Less Than Half Of EU Students Enrolling In UK Universities Compared To Pre-Brexit Numbers
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Less Than Half Of EU Students Enrolling In UK Universities Compared To Pre-Brexit Numbers

Zoe Kramer January 27, 2023

The number of EU students enrolling to study in the UK decreased by half from 2020 to 2021, according to a report by the Higher Education Statistics Agency (HESA). This shift has been largely attributed to the effects of Brexit, which requires EU students to now pay much higher fees than home students unless they have already achieved settled status. This change could decrease diversity in classrooms as well as impact universities’ finances negatively.

The most significant change is that EU students, once able to apply under a similar status to home students, now have to apply as other international students do. This means that the tuition fees they have to pay are significantly higher. Rather than paying the previous tuition amount of £9000, they now have to pay as much as £38,000. This makes pursuing an education in Britain much less feasible for EU students interested in moving abroad.

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As well as incurring additional fees, EU students also have to complete much more paperwork than they did before. They will have to go through the process of paying £348 for their student visa application, as well as proving both that they have been accepted into a course and that their knowledge of English is sufficient to participate academically. Some students also have to prove that they have sufficient funds to cover their living expenses while they’re in the UK.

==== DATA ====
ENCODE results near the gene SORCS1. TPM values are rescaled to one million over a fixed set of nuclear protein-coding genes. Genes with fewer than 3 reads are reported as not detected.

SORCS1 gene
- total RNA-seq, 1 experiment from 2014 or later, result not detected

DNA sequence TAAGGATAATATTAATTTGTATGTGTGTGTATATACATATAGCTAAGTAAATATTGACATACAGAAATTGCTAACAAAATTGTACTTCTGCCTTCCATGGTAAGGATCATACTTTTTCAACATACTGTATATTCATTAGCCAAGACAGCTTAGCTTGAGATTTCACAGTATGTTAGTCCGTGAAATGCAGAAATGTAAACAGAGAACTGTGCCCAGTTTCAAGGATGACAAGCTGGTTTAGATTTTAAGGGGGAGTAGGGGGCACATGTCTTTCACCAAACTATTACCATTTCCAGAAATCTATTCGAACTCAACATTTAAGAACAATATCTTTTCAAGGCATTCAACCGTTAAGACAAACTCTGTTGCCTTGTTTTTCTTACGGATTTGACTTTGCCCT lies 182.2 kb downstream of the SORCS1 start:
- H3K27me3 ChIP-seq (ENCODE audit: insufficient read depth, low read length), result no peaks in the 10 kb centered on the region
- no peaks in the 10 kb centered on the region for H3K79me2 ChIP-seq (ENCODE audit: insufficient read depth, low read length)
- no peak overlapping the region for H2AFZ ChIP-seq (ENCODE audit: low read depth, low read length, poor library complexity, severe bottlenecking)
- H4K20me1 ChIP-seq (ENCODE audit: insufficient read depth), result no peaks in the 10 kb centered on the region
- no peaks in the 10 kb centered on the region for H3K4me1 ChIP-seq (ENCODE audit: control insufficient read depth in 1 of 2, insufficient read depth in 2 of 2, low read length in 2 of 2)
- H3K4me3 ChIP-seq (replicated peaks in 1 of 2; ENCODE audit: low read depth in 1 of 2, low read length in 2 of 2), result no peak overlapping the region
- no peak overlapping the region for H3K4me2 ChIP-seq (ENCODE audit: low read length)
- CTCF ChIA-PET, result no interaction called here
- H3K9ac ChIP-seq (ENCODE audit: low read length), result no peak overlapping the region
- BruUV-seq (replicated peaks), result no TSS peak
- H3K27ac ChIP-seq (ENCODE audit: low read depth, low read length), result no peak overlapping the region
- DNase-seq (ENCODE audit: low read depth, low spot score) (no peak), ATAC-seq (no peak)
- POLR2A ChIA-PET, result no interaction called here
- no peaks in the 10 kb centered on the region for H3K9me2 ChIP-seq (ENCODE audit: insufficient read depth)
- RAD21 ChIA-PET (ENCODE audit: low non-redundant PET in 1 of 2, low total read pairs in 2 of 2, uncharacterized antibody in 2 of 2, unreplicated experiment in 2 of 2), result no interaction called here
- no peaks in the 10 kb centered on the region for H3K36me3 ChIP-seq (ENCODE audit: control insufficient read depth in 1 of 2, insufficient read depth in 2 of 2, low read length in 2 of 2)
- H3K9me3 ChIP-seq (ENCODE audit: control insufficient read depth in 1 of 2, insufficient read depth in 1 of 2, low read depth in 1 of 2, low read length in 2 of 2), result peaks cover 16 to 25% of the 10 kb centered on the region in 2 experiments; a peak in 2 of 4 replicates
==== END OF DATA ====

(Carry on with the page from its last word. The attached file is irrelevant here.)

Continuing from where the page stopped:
These changes have led to much fewer EU students applying than before. In 2020, 66,680 EU students applied whereas in 2021 that number was down to 31,000. This shift impacted undergraduate students in particular with enrollment dropping by 53%. This may be due to the cost of tuition accumulating over three or four years of study, rather than a single year for postgraduate students.

The impacts of this shift will continue to be felt within universities, with the representation of EU students being much less prominent in classroom settings. Universities will also no longer be able to financially rely on these students enrolling in 3-4 year courses, which provide more revenue than the 1 year postgraduate courses. Without an incentive for these students, enrollment number are likely to remain low. If changes are not put into place, many of the benefits of having EU students studying in the UK will be lost.

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Zoe Kramer has been writing for GRV Media’s student-centric website Freshered since October 2022 and is now also contributing to HITC. She graduated from Cardiff University in 2022 with a BA in Journalism, Media and English Literature. During her time in university, she worked for her student newspaper as well as completing an internship with a book publisher. She has also written and continues to write book and theatre reviews. She is excited to now be pursuing a career as a journalist and learning something new every day. In particular, she loves writing about student life, books, the Internet, and travel. Originally from the United States, she is enjoying living abroad in the UK.